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Tom Thibodeau will bring wins to the New Orleans Pelicans

Championships? That is a question of luck. But the possibility? Thibodeau delivers.

Steve Mitchell-USA TODAY Sports

Tom Thibodeau was fired by the Chicago Bulls earlier today. Everyone saw it coming, even if the Bulls had faint hopes of extracting compensation from either the Orlando Magic or New Orleans Pelicans. Those two franchises called the Bulls bluff and Thibodeau was sent packing. The press release announcing the decision was seen by many as petty on the part of the Bulls organization. This is, of course, par for the course when talking about the Bulls. BlogaBull has covered it thoroughly already.

It's impossible not to draw parallels back to the last time the Bulls were good, when Michael Jordan, Scottie Pippen and Phil Jackson won six championships.

Even back then, ownership was still cheap as hell: many of their problems came because they wouldn't renegotiate a contract Pippen had clearly out-performed. They were spiteful and jealous, too: instead of thanking the heavens for the good fortune that brought them Jordan, Krause said "players and coaching don't win championships; organizations win championships."

There are, rightfully, concerns about Thibodeau's ability to manage the workload of his players during the season. Note I did not write minutes. Workload to include the frequency, duration, and intensity of both practices and shootarounds prior to tip-off. Thibodeau and the Bulls have a lengthy history behind the scenes, explained in some depth by Kelly Dwyer here for Ball Don't Lie.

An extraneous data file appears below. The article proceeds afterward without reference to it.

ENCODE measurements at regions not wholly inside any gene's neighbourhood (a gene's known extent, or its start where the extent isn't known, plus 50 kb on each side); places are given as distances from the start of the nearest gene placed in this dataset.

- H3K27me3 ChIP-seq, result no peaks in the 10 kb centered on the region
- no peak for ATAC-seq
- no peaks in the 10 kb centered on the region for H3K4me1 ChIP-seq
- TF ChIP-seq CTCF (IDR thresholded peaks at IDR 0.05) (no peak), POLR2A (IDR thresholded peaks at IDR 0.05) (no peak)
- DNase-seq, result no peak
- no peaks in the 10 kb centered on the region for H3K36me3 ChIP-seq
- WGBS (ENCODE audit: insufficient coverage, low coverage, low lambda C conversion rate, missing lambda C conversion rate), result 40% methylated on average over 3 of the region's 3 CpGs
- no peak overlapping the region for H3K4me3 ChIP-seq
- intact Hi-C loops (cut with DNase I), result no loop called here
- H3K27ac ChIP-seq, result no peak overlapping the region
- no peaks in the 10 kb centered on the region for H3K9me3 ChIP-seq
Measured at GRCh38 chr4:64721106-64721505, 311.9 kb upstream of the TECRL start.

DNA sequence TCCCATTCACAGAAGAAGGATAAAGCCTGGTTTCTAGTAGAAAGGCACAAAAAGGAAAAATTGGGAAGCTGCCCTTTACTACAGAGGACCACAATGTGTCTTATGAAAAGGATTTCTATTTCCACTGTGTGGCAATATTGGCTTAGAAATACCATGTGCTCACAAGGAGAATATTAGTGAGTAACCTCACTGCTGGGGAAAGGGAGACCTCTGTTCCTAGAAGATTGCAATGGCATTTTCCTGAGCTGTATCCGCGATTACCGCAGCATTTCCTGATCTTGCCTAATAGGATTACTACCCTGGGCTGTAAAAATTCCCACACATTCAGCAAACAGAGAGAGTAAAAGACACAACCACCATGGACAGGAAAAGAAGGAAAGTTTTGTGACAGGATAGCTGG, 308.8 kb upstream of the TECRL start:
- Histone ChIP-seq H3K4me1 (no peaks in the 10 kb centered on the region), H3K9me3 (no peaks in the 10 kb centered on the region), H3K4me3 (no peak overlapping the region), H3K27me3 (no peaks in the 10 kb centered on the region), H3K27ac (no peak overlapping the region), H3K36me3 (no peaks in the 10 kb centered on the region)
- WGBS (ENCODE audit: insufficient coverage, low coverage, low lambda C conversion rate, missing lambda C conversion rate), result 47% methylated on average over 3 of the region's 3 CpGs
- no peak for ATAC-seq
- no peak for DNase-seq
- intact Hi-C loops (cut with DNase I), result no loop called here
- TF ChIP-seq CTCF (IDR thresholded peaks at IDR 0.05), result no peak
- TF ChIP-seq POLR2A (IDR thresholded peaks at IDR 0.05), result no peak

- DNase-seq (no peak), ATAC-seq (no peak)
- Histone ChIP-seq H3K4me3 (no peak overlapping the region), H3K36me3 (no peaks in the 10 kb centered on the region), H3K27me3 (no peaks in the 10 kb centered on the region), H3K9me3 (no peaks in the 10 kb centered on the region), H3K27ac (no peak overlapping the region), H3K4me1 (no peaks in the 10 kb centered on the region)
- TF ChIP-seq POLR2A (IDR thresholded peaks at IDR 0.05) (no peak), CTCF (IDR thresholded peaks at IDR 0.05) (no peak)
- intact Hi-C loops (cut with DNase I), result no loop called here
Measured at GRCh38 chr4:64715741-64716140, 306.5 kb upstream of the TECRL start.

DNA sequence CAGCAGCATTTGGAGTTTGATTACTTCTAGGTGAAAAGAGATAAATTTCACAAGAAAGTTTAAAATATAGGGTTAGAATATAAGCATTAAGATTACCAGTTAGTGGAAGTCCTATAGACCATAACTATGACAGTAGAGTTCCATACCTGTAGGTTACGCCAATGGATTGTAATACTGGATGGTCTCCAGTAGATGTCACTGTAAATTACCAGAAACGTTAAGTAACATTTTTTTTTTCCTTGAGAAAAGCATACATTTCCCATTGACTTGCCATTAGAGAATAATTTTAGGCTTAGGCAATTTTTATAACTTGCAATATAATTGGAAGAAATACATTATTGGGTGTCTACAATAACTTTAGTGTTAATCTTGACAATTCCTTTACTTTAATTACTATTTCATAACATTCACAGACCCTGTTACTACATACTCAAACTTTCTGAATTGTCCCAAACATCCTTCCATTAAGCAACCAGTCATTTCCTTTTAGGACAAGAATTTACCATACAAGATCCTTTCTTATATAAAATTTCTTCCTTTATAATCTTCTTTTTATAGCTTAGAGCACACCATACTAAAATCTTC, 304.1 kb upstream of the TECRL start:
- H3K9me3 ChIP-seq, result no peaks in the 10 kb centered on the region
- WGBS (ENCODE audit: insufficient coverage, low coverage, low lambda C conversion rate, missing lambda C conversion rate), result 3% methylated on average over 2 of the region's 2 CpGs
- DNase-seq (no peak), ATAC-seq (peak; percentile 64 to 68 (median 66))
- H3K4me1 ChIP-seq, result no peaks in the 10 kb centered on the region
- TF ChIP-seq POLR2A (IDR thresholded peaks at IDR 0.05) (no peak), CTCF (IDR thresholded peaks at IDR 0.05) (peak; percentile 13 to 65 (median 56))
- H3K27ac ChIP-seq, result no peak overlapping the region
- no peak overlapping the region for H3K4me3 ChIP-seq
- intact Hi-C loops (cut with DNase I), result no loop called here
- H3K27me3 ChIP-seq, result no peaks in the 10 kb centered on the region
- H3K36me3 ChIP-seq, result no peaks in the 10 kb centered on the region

What about the Pelicans?

Tom Thibodeau is an excellent coach. Five Thirty Eight dove into the numbers and found that Thibodeau coached teams routinely exceed their preseason expectations by an average of 7.5 a season. His teams also outperform expectations in the playoffs as well. None of this takes into account Derrick Rose missing 181 regular season games over the course of three seasons.

And Thibodeau’s Bulls teams have, on balance, gone further in the playoffs than they were projected to. During his tenure as Chicago’s coach, the Bulls have accumulated 625 dynasty points — 13.1 points more than would have been expected from the talent levels of his teams. (In 2015 alone, he racked up 40 more dynasty points than expected.)

That total "only" ranks 24th among NBA coaches since 1984,1 and it’s nowhere near the gaudy 6,606-point (!!) surplus generated by playoff god Phil Jackson, one of Thibodeau’s predecessors with the Bulls. But it flies in the face of the idea that the Bulls had a disappointing playoff record on Thibodeau’s watch.

Essentially, he extracted an incredible number of wins out of his talent base during the regular season and took the team a little bit further than expected during the playoffs to boot. Teams can get (and have gotten) a lot less from their head coach.

Can Tom Thibodeau work with the Pelicans front office? Judging any coach's ability to mesh with management based solely on his experiences with the Chicago Bulls, considering their long and troubled history with coaches, seems foolish. There are red flags to be sure. Anthony Davis has not been a picture of health, and managing his workload throughout the year properly is critical to the long term goals of this franchise.

Those concerns will be addressed, undoubtedly, when Tom Thibodeau and Dell Demps sit down for their first interview in the coming days. Thibodeau's answers will go a long way to determining if he is the next head coach of the New Orleans Pelicans.